One thing we all know is that time moves in one direction. But have you ever wondered what the reason is? Scientists have already asked this question, and found the answer in a steam engine.
Like length, height and width, time is a dimension. But while we can move in any direction in the other three options, we can only move in one direction in time: forward and on and on. Because?
Why can't we go back?
For a long time, scientists could not find a convincing explanation.
One of the complications was that the laws of physics worked well, whether going backwards or forwards in time.
Finally, the answer came from an unexpected place: the steam engines.
At the beginning of the Industrial Revolution, engineers were trying to understand how to make steam engines more efficient.
By examining how all this heat and energy moved in an engine, they developed a whole new field of science that they aptly called thermodynamics.
The force of heat
It turns out that thermodynamics can explain much more than the behavior of steam engines.
In particular, the second law of thermodynamics helped to understand why things happen in a particular order.
Such a law points out that an isolated system can either remain closed or evolve into a more chaotic state, but never into a more orderly one.
A cup falls to the floor, for example, and all its contents are scattered.
Intuitively, we know that the process is irreversible.
Things have a way of being disorganized, but some of them may come back to order, and the second law of thermodynamics says why.
Another way to prove this is in terms of clutter.
A cup is in order and, as it breaks, clutters, becomes messy.
The word in physics for this is …
The more entropy there is in a place, the more cluttered, messy and useless it is.
Thus establishes the second law of thermodynamics.
The "S" represents entropy and the "d" is a mathematical way of representing change. Therefore, "dS" is equivalent to a change in entropy.
Now, looking at this equation from left to right, what it says is that the entropy of a system always has to increase.
When a cup shatters, or when milk mixes with coffee, it is also in accordance with the second law of thermodynamics because the entropy of these things increases.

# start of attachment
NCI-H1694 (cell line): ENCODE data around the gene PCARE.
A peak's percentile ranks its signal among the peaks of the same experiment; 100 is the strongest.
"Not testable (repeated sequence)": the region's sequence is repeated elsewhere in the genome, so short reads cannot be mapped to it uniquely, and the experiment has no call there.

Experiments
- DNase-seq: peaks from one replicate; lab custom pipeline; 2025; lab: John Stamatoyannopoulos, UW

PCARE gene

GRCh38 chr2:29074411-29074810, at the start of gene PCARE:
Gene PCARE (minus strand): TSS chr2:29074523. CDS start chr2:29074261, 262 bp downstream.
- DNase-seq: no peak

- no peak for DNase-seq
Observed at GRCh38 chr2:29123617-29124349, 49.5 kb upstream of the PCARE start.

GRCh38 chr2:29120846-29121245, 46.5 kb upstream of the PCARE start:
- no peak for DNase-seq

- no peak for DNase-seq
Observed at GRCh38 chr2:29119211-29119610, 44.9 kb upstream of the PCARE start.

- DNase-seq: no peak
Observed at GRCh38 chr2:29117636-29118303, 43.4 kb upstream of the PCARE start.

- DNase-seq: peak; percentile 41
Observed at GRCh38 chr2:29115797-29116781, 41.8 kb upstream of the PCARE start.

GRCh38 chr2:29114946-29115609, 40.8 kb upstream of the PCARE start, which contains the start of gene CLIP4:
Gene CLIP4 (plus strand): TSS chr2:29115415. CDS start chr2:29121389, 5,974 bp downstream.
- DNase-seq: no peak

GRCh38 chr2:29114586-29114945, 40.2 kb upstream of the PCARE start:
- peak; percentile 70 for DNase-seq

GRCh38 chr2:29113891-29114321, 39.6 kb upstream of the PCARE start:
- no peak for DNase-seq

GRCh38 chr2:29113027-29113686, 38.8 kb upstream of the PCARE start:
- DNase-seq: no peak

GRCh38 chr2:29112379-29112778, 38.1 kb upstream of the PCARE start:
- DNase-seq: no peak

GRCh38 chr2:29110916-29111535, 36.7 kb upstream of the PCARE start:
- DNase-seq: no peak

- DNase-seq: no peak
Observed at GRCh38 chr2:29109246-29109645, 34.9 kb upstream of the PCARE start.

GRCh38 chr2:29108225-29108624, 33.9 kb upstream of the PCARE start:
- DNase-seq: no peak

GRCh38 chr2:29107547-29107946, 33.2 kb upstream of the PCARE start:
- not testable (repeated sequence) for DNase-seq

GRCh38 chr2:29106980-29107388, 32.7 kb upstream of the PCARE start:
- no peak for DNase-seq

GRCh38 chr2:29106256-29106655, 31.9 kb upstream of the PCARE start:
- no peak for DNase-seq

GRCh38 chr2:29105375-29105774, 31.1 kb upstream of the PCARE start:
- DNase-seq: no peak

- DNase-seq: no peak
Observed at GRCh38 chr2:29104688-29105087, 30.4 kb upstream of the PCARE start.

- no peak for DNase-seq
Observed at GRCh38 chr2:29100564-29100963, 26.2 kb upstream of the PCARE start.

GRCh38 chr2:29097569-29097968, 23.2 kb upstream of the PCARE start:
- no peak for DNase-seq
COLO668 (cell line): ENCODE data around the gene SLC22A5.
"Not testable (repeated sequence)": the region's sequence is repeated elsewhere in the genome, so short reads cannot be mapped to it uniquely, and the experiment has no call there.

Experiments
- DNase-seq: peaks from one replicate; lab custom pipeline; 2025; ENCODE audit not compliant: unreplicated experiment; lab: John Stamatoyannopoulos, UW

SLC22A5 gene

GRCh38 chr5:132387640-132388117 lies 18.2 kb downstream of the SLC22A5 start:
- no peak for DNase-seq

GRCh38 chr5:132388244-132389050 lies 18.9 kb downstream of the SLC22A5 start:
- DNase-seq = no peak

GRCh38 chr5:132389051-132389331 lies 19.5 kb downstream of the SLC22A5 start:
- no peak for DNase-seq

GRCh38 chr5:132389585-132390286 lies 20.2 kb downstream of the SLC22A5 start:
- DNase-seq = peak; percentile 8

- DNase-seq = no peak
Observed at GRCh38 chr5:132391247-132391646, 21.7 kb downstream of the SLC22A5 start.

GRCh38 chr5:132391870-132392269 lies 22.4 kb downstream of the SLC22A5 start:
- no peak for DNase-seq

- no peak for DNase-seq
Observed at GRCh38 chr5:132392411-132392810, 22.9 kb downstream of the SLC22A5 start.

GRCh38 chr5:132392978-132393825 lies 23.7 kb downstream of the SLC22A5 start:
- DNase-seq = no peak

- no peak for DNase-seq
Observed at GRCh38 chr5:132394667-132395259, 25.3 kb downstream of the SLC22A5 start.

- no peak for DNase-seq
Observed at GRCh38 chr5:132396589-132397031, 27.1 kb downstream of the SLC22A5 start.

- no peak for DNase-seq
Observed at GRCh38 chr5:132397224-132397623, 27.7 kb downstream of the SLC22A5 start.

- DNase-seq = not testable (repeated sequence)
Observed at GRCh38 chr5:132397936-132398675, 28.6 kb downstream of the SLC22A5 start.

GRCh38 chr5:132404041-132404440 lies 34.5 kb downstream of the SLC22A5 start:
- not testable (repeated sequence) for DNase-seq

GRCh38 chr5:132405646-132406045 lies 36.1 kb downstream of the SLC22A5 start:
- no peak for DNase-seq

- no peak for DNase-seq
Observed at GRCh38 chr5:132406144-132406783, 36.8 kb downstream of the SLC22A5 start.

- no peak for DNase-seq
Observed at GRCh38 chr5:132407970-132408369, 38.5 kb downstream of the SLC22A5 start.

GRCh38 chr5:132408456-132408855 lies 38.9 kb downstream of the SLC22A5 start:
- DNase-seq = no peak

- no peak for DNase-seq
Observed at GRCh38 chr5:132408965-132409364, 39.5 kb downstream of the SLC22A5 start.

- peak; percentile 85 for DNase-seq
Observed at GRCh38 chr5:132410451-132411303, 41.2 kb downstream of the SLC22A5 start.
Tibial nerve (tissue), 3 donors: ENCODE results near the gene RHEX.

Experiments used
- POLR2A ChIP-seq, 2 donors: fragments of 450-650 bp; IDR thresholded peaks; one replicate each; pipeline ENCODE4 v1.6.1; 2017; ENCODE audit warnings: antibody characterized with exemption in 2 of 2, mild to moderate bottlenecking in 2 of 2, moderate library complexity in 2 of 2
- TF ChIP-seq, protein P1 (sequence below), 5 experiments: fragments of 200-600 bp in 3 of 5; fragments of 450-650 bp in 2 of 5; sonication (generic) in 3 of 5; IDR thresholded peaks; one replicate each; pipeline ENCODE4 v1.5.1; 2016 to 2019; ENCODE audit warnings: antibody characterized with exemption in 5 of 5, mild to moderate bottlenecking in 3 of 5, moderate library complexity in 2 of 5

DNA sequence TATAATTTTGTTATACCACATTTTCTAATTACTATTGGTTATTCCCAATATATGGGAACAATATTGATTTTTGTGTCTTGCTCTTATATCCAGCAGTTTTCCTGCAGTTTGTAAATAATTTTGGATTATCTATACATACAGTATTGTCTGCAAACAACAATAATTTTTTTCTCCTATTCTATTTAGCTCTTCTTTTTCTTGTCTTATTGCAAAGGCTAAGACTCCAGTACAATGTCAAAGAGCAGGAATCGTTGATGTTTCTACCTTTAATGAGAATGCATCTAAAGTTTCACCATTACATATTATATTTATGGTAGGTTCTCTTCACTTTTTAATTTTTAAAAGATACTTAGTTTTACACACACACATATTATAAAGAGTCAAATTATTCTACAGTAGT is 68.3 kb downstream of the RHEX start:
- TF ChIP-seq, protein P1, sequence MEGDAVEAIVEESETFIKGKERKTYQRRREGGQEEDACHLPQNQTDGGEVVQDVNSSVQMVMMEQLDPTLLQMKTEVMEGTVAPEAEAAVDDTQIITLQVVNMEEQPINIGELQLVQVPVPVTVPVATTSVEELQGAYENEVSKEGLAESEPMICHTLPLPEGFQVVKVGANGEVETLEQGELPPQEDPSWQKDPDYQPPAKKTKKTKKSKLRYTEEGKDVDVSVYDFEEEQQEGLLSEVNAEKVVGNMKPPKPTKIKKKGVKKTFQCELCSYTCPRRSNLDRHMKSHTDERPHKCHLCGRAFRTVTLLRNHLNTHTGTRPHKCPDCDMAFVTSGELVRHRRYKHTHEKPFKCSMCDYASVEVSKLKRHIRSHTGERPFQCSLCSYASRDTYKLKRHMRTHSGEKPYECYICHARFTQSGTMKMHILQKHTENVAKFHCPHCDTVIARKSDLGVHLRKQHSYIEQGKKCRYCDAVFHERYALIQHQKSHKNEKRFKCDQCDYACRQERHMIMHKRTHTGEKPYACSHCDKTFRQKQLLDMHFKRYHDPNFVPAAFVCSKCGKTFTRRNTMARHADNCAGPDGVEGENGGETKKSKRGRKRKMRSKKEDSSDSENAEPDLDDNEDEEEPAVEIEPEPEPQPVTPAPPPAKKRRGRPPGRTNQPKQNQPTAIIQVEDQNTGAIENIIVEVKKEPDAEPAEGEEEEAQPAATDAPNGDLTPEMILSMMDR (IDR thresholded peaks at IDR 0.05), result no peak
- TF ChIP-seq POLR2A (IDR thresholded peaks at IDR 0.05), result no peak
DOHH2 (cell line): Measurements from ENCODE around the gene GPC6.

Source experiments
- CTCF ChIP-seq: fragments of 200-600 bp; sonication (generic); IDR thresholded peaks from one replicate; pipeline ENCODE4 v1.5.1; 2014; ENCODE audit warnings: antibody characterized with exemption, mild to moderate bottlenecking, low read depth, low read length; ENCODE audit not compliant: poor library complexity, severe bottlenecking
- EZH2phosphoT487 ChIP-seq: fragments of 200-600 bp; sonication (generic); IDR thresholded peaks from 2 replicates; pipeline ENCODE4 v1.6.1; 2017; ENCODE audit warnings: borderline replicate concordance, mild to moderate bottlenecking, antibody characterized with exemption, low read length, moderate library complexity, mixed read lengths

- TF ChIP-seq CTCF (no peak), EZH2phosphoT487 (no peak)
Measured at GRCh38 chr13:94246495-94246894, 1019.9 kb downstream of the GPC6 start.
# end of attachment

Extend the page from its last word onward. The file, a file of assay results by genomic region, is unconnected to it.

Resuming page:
But if the cup is expected to be reconstituted, or the milk and coffee to separate, that would mean a drop in entropy. And therefore would violate the second law.
The second law of thermodynamics indicates in what order things can happen in the universe. It gives us a clear direction of how the flow we call time moves forward.
Time simply cannot flow differently because it would decrease entropy and consequently violate the second law.
But where does the relentless march of time lead us?
The entropy of the universe? ie the clutter? It is always increasing. Ever.
This means that at some point in the distant future, our universe will come to a state of total disorder, of maximum entropy.
Scientists call this "thermal death".
Despite its name, death by heat will not be a fiery hell in which everyone will be reduced to ashes.
It will be worse.
What will happen, according to this prediction coming from physics, is that all the thermal differences will disappear, causing everything to have the same temperature and no more life.
All stars will die, almost all matter will decompose, leaving only an amalgam of particles and radiation.
Over time, this energy will also disappear, due to the expansion of the universe, which will eventually become cold, dead and empty.
This is what is called the "Big Freeze": the Great Freeze.
This will end our universe.
But don't worry, billions and billions of years will be before this dark destiny arrives, and by then there will be no humans to witness how time and entropy have devastated our universe.